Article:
The centralisers and the modernisers have come unstuck with the SQA's
fall from grace, says Willis Pickard
TEACHERS may yet find that in the long term the examinations crisis is their best help. So far-reaching are the implications that the power balance in education has shifted significantly.
For years teachers have listened to demands to be more self-critical and efficient, to be better planners and record-keepers. Central government has imposed all sorts of bureaucratic procedures. Socks were to be pulled up.
Ministers and their officials have commanded attention because, on the whole, the machinery of government and its agencies has itself worked well. The civil service has high standing. The national examining body established a worldwide reputation for meticulous attention to individual candidates.
A hole has been blown in the Executive's reputation. The Education Minister is undoubtedly right when he says that he received repeated assurances from the Scottish Qualifications Authority that problems with Higher Still and its machinery were minor and contained. But no longer can he claim that schools must be brought up to efficiency standards devised by the government machine.
As a former surgeon and health minister he may, as he has continually reminded teacher audiences, have known the mortality rate of every surgeon in Scotland. He did not know that his exam system was riding for a fall.
Sam Galbraith's administrative staff had no more reason than he to question the SQA's assurances. After all, Ron Tuck, the authority's departed chief executive, told The TES Scotland that only on the day that the results went out did he learn the scale of the problems unsolved by the group among his officers who appeared to behave like ostriches.
But the Inspectorate cannot escape censure. Its purpose is to offer dispassionate professional advice to ministers. It is in and out of schools and colleges not just to judge how well they are operating but to see how new developments are working in practice. HM Inspectors have driven the Higher Still programme. Repeatedly up and down the country they have rebutted teachers' criticisms. Mr Tuck made his reputation as chief inspector with responsibility for the new courses and exams, and that no doubt led to his transfer to the nascent SQA.
The absence of Douglas Osler, the senior chief inspector, in Australia when he might otherwise have had to be defending HMI's role on television (a medium he favoured to berate an unfortunate secondary school) was a matter of chance. But on his return he will find his department under fire. When inspectors visit schools and pontificate at conference, teachers are bound to complain: "We told you so. There were problems with Higher Still and you did not pay attention."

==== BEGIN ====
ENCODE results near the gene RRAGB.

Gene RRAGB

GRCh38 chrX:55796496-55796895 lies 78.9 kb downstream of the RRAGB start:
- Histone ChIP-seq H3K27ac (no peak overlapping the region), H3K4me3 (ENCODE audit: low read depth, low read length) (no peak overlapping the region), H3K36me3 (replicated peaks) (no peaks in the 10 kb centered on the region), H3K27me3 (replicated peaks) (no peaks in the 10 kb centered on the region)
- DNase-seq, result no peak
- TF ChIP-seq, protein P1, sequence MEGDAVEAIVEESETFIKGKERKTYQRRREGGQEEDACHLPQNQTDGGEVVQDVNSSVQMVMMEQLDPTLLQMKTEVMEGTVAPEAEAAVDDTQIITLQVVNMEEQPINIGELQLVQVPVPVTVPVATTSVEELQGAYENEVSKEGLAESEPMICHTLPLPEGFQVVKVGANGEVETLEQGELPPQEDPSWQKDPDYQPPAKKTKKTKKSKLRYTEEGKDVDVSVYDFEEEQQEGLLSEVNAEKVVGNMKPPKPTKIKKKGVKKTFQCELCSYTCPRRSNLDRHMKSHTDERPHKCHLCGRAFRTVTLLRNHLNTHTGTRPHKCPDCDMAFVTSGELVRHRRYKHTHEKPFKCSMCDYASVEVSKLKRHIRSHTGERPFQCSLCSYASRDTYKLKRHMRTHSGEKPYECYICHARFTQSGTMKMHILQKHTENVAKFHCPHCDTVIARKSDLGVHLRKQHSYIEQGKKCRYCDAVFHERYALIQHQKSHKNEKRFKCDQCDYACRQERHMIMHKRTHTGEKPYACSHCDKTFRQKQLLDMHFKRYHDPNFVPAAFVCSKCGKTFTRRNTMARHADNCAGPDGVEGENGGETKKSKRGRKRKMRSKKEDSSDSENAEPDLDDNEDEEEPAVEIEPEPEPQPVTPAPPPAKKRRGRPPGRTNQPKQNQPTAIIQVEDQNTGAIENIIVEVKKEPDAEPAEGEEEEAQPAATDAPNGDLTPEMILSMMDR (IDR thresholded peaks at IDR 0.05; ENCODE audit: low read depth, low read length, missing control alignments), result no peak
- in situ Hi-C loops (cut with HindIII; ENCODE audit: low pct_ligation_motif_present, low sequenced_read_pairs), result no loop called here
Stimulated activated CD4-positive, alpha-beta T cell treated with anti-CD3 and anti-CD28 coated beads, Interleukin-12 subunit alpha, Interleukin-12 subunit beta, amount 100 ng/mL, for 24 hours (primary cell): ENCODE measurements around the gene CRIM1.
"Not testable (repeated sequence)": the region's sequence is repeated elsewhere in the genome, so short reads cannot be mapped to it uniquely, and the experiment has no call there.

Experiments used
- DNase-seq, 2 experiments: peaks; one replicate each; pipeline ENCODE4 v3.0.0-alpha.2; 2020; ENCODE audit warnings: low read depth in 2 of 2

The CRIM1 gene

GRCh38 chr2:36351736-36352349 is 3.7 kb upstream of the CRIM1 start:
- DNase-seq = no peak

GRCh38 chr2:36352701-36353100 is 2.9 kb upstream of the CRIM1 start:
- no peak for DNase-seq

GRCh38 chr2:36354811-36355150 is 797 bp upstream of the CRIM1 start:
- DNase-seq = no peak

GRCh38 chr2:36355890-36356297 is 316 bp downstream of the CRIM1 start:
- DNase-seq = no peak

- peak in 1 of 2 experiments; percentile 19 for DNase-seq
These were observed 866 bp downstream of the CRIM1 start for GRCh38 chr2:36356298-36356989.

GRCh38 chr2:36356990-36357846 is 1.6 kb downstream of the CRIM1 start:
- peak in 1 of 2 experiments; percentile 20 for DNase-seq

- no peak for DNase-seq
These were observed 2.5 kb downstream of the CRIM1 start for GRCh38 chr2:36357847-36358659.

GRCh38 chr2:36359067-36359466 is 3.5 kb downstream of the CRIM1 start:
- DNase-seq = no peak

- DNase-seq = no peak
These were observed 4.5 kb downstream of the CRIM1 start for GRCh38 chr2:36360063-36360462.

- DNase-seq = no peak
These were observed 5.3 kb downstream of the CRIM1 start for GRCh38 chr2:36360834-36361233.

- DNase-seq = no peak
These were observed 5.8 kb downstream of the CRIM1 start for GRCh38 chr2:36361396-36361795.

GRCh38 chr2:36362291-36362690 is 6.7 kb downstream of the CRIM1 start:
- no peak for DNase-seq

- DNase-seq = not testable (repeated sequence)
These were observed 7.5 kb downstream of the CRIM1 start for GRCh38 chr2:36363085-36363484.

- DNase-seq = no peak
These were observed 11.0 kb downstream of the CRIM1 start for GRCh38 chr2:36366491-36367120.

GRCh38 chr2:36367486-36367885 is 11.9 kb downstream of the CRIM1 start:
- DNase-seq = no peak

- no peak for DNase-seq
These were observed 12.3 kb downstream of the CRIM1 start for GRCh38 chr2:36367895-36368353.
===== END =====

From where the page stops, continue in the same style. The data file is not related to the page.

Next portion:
HMI will continue to argue for tighter monitoring, target-setting and performance indicators. But it will sound less credible. The SQA failed only three years into its life. HMI has suffered the worst dent in its invincibility since it was founded in 1840.
Mr Osler will have to concentrate on establishing clear water between Higher Still and the manpower and technical failings at the SQA. Critics of the programme will not make his life easy. At the very least they will seek to reduce the amount of internal assessment - and to do so quickly because teachers need to know what is expected of candidates this session.
Like the Education Minister, Mr Osler must not sacrifice the principles of Higher Still - certification for pupils and students of all abilities and a bringing together of the vocational and academic traditions. Retreating to the tried but tired ways of the old Highers would be no solution.
With the setting up of the Parliament and the reform of local government, the Inspectorate has sought to accumulate power. Now, without wanting to return to the days before O grade, when the inspectors ran the exams, Mr Osler might have expected to make hay with the SQA's embarrassment and win more of an overarching supervisory role. But Mr Galbraith cannot be pleased with the quality of advice he has recently received. An SQA reconstructed by businessmen and management consultants is likely to pay less attention to HMI than Mr Tuck did.
Teachers have the opportunity to reassert their professionalism. They did everything asked of them last session. Mr Galbraith has praised them and apologised for the problems heaped on them. But the tale of missed warning signs has its lesson for teachers as for everyone else.
Their concerns and complaints went unheeded because they have cried wolf too often in the past. Many of them, or their predecessors, opposed the raising of the school-leaving age. They delayed Standard grade for years. They fussed about the 5-14 programme even though it was largely devised by their own colleagues.
A profession with a reputation for dragging its heels was bound to meet the response: you are always trying to block progress, and we (government, curriculum writers, examiners) have to go ahead knowing that problems will be overcome.
Unfortunately, this time the problems remained and led to the crisis. Scottish education will take time to recover - and as it rebuilds its reputation, the forces that determine who wields power and influence will be found to have shifted ineluctably.